Killing Ground on Okinawa: The Battle for Sugar Loaf Hill

James H. Hallas, Author
James H. Hallas, Author Praeger Publishers $59.95 (272p) ISBN 978-0-275-94726-2
Reviewed on: 03/04/1996
Release date: 03/01/1996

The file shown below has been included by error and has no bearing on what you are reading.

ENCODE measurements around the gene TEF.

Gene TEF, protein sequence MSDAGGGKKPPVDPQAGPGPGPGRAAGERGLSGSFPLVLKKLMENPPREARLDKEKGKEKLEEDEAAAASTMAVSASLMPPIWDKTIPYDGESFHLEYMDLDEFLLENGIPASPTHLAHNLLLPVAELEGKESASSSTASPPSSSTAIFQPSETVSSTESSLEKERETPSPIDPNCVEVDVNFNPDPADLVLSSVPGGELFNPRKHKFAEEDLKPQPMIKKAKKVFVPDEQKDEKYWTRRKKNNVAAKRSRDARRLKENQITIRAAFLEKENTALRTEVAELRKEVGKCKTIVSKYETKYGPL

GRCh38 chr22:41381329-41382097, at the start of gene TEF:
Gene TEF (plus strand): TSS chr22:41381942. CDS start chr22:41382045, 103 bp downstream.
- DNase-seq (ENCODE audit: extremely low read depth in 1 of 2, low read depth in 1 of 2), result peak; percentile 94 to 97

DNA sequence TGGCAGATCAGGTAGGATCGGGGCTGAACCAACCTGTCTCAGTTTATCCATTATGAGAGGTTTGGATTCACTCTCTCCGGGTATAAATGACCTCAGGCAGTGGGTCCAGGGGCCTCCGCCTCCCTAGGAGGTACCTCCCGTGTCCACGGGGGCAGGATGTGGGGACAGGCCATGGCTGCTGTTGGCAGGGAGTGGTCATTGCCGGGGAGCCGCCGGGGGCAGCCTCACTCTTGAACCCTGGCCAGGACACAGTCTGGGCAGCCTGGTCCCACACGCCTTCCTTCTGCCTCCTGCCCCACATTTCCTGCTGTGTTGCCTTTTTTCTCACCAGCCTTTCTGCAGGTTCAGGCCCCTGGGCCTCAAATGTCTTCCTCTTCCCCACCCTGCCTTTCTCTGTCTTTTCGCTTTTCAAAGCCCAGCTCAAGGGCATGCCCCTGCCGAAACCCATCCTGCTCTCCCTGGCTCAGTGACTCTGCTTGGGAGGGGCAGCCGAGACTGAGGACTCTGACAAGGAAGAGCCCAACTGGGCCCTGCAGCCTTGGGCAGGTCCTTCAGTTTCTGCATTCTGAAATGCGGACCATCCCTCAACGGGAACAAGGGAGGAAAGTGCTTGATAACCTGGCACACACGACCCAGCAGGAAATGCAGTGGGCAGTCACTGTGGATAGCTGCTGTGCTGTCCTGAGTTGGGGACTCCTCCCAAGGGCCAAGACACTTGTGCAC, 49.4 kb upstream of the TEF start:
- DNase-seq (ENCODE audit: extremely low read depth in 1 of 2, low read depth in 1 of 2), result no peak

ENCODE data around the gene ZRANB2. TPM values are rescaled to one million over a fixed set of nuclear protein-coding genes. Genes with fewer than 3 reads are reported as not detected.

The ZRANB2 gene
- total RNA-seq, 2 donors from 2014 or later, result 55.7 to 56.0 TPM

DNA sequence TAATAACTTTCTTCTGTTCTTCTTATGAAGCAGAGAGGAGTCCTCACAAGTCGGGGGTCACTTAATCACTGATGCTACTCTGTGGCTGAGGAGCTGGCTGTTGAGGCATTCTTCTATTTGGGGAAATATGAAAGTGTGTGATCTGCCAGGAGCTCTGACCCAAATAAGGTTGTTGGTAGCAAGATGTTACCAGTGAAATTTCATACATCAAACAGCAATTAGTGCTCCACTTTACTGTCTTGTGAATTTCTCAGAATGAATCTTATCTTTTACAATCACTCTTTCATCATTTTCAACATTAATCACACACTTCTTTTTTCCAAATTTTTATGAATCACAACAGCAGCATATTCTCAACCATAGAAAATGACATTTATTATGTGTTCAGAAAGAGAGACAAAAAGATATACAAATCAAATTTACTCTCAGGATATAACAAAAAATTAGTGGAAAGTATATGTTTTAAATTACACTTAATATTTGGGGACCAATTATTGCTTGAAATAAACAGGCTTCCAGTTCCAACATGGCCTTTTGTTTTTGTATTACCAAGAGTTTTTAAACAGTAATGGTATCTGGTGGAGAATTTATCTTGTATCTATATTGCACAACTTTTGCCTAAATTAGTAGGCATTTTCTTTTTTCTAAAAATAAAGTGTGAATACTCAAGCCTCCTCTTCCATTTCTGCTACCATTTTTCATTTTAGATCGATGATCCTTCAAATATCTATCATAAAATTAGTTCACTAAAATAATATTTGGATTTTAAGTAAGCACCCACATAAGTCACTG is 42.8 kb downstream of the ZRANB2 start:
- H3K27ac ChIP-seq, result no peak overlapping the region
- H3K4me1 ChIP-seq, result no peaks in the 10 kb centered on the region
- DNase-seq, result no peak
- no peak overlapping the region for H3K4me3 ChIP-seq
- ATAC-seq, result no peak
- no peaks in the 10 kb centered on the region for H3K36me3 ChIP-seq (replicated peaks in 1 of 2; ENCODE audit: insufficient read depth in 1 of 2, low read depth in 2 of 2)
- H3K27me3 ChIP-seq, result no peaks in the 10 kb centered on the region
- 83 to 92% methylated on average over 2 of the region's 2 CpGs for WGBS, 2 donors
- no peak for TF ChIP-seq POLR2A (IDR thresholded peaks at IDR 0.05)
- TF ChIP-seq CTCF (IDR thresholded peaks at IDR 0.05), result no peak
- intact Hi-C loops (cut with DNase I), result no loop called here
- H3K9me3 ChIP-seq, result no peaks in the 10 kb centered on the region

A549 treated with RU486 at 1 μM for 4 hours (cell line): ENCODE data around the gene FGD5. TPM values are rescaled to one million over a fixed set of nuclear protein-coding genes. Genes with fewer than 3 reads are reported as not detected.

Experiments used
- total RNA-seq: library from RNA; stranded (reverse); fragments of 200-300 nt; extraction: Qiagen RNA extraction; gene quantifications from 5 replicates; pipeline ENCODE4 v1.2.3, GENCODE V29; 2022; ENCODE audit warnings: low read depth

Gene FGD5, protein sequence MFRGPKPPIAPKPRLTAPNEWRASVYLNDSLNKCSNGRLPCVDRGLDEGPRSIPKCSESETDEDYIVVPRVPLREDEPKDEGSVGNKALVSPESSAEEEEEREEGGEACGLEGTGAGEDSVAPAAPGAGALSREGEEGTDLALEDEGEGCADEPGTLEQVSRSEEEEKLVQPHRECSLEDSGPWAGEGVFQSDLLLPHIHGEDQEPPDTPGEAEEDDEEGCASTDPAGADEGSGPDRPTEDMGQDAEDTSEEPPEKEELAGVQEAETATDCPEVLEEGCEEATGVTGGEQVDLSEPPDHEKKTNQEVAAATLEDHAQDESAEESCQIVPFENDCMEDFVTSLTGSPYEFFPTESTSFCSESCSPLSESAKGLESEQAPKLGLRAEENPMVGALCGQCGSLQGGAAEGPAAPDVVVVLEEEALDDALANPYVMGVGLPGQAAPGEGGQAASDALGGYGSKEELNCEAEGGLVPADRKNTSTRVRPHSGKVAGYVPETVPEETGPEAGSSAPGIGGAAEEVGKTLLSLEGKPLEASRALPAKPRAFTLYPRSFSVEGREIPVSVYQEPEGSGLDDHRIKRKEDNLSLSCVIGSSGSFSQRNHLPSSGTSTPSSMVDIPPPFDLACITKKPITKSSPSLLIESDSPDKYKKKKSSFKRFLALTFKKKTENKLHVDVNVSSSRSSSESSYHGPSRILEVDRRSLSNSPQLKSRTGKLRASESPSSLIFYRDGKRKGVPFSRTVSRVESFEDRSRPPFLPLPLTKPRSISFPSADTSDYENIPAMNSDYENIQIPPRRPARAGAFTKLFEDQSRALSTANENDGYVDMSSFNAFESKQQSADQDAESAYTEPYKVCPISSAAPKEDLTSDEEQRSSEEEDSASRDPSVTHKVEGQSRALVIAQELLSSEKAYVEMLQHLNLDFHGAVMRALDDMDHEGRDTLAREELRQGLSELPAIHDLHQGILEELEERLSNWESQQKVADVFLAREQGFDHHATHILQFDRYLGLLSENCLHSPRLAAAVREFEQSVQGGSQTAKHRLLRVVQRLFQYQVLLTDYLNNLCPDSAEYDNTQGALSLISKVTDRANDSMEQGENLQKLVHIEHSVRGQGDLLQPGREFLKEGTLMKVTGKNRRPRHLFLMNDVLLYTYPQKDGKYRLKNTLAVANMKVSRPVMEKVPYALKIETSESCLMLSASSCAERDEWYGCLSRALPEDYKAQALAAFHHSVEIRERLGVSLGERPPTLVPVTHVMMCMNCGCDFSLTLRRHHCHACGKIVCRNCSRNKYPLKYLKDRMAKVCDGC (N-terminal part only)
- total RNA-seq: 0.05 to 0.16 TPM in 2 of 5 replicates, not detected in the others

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Sugar Loaf Hill, 50 feet high and 900 feet long, was a key to the Japanese position on Okinawa during WWII. On the hill, the Japanese manned 25 sophisticated defenses with grim tenacity, supported by the heaviest firepower since Pearl Harbor. On the American side, the 6th Marine Division, which attacked the hill in the spring of 1945, may have been the best division in the Corps at the time. Even so, as Hallas (The Devil's Anvil, 1994) details in this intellectually and emotionally compelling account, it took all the raw courage and tactical skill of the division's junior officers and enlisted men to crack a Japanese position that might better have been flanked by an amphibious end run. Hallas uses firsthand accounts by Marine participants to depict the sustained close-quarter fighting that tested the Americans to their physical and moral limits as they engaged in a battle that saw 2000 Marine casualties in seven days. At Sugar Loaf, as on Iwo Jima, uncommon valor was a common virtue; Hallas's chronicle of the former battle's many instances of grace under fire will enhance all collections devoted to war's human dimensions. (Apr.)
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